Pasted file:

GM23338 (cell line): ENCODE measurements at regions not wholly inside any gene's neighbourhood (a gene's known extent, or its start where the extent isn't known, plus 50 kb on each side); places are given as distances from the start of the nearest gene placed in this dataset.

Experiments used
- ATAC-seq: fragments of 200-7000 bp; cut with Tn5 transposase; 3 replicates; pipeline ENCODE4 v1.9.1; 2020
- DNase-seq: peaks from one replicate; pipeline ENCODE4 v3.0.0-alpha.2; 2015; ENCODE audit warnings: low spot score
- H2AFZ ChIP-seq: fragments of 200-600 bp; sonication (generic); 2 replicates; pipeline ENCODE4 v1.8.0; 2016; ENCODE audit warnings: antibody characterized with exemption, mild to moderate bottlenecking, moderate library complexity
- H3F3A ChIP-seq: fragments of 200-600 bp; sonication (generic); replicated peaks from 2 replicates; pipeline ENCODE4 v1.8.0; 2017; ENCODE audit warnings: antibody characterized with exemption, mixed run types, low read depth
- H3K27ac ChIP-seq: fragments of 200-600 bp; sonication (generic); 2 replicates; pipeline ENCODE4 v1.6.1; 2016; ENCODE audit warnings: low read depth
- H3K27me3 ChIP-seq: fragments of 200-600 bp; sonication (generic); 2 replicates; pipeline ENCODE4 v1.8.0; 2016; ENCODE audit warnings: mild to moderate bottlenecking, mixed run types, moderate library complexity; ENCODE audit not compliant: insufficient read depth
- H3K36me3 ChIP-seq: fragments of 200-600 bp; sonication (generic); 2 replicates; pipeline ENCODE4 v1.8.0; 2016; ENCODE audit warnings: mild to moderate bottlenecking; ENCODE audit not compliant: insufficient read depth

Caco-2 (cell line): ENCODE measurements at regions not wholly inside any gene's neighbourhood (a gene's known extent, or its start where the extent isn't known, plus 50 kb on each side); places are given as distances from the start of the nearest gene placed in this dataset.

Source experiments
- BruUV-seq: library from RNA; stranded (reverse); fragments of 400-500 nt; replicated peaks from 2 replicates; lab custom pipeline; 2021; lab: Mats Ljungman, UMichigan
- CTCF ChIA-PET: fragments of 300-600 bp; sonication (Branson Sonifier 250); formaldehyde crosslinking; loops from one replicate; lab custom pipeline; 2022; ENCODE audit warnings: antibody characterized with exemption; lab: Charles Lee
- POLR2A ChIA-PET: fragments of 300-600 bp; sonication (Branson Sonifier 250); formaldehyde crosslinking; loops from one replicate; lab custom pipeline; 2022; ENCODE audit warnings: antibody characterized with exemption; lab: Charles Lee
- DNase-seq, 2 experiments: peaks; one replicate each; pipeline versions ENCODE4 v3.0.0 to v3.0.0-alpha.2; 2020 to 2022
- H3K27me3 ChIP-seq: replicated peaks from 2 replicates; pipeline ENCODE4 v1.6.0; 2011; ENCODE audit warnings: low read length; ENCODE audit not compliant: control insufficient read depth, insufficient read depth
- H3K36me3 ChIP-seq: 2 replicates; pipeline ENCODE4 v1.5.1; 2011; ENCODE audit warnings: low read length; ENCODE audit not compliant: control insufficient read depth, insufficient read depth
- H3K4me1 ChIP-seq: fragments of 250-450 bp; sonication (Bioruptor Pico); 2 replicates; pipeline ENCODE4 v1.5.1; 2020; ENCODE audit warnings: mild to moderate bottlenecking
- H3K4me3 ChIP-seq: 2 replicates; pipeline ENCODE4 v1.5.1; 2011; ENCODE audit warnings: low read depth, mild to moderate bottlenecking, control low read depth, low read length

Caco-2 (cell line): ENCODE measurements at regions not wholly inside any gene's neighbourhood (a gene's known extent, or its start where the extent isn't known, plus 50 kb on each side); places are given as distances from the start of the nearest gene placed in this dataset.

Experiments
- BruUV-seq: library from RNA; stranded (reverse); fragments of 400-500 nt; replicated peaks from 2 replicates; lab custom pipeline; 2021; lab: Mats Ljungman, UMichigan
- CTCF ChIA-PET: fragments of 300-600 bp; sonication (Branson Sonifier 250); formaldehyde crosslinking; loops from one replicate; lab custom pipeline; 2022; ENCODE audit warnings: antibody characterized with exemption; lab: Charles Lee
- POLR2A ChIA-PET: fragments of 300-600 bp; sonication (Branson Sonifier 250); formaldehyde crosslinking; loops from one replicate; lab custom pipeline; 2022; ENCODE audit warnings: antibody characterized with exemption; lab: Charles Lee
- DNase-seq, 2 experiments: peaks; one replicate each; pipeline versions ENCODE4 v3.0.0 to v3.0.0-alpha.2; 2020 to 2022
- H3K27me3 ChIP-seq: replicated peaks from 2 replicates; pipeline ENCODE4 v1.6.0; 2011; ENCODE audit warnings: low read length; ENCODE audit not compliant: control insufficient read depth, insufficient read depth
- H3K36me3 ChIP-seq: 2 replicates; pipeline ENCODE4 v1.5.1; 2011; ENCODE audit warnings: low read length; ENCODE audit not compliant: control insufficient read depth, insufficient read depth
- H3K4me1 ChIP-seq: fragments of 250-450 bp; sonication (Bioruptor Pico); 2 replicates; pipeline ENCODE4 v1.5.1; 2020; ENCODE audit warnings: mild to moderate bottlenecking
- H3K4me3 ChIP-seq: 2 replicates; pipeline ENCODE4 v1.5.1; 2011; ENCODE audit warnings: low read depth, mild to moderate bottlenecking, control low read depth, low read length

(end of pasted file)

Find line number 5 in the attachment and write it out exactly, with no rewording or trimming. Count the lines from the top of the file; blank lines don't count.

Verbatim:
- H2AFZ ChIP-seq: fragments of 200-600 bp; sonication (generic); 2 replicates; pipeline ENCODE4 v1.8.0; 2016; ENCODE audit warnings: antibody characterized with exemption, mild to moderate bottlenecking, moderate library complexity